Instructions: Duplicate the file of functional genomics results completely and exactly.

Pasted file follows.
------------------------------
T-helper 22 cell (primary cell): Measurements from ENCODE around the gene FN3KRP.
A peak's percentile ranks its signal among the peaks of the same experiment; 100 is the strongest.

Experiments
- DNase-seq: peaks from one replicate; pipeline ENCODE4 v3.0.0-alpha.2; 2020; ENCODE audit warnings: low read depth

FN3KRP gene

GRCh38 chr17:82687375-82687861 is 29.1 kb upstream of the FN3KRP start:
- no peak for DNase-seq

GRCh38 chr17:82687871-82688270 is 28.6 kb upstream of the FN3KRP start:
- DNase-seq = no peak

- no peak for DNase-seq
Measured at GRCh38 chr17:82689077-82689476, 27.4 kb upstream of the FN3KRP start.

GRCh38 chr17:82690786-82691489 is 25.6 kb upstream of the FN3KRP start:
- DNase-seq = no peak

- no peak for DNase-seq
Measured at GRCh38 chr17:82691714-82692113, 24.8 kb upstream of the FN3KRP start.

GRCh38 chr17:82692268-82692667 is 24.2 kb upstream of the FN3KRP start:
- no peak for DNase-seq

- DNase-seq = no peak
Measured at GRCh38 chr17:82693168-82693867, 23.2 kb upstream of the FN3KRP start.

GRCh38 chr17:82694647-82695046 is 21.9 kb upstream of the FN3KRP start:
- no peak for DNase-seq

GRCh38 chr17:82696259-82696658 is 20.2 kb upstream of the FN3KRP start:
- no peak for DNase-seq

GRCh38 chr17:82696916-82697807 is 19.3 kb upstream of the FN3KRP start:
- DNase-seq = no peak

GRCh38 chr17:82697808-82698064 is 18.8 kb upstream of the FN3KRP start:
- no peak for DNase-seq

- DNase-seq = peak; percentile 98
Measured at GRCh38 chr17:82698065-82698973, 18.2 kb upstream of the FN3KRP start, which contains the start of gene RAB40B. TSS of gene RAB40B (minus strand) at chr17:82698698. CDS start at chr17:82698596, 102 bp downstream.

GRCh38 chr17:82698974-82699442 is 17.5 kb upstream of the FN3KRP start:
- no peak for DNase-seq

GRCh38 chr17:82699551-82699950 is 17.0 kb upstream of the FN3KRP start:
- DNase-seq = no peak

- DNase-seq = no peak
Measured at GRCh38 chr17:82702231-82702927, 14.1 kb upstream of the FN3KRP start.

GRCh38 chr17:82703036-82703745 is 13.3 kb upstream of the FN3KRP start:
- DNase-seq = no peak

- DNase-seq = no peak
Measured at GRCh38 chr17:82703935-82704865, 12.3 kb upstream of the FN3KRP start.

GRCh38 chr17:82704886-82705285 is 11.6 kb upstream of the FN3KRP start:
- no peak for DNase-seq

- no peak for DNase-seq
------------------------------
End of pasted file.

T-helper 22 cell (primary cell): Measurements from ENCODE around the gene FN3KRP.
A peak's percentile ranks its signal among the peaks of the same experiment; 100 is the strongest.

Experiments
- DNase-seq: peaks from one replicate; pipeline ENCODE4 v3.0.0-alpha.2; 2020; ENCODE audit warnings: low read depth

FN3KRP gene

GRCh38 chr17:82687375-82687861 is 29.1 kb upstream of the FN3KRP start:
- no peak for DNase-seq

GRCh38 chr17:82687871-82688270 is 28.6 kb upstream of the FN3KRP start:
- DNase-seq = no peak

- no peak for DNase-seq
Measured at GRCh38 chr17:82689077-82689476, 27.4 kb upstream of the FN3KRP start.

GRCh38 chr17:82690786-82691489 is 25.6 kb upstream of the FN3KRP start:
- DNase-seq = no peak

- no peak for DNase-seq
Measured at GRCh38 chr17:82691714-82692113, 24.8 kb upstream of the FN3KRP start.

GRCh38 chr17:82692268-82692667 is 24.2 kb upstream of the FN3KRP start:
- no peak for DNase-seq

- DNase-seq = no peak
Measured at GRCh38 chr17:82693168-82693867, 23.2 kb upstream of the FN3KRP start.

GRCh38 chr17:82694647-82695046 is 21.9 kb upstream of the FN3KRP start:
- no peak for DNase-seq

GRCh38 chr17:82696259-82696658 is 20.2 kb upstream of the FN3KRP start:
- no peak for DNase-seq

GRCh38 chr17:82696916-82697807 is 19.3 kb upstream of the FN3KRP start:
- DNase-seq = no peak

GRCh38 chr17:82697808-82698064 is 18.8 kb upstream of the FN3KRP start:
- no peak for DNase-seq

- DNase-seq = peak; percentile 98
Measured at GRCh38 chr17:82698065-82698973, 18.2 kb upstream of the FN3KRP start, which contains the start of gene RAB40B. TSS of gene RAB40B (minus strand) at chr17:82698698. CDS start at chr17:82698596, 102 bp downstream.

GRCh38 chr17:82698974-82699442 is 17.5 kb upstream of the FN3KRP start:
- no peak for DNase-seq

GRCh38 chr17:82699551-82699950 is 17.0 kb upstream of the FN3KRP start:
- DNase-seq = no peak

- DNase-seq = no peak
Measured at GRCh38 chr17:82702231-82702927, 14.1 kb upstream of the FN3KRP start.

GRCh38 chr17:82703036-82703745 is 13.3 kb upstream of the FN3KRP start:
- DNase-seq = no peak

- DNase-seq = no peak
Measured at GRCh38 chr17:82703935-82704865, 12.3 kb upstream of the FN3KRP start.

GRCh38 chr17:82704886-82705285 is 11.6 kb upstream of the FN3KRP start:
- no peak for DNase-seq

- no peak for DNase-seq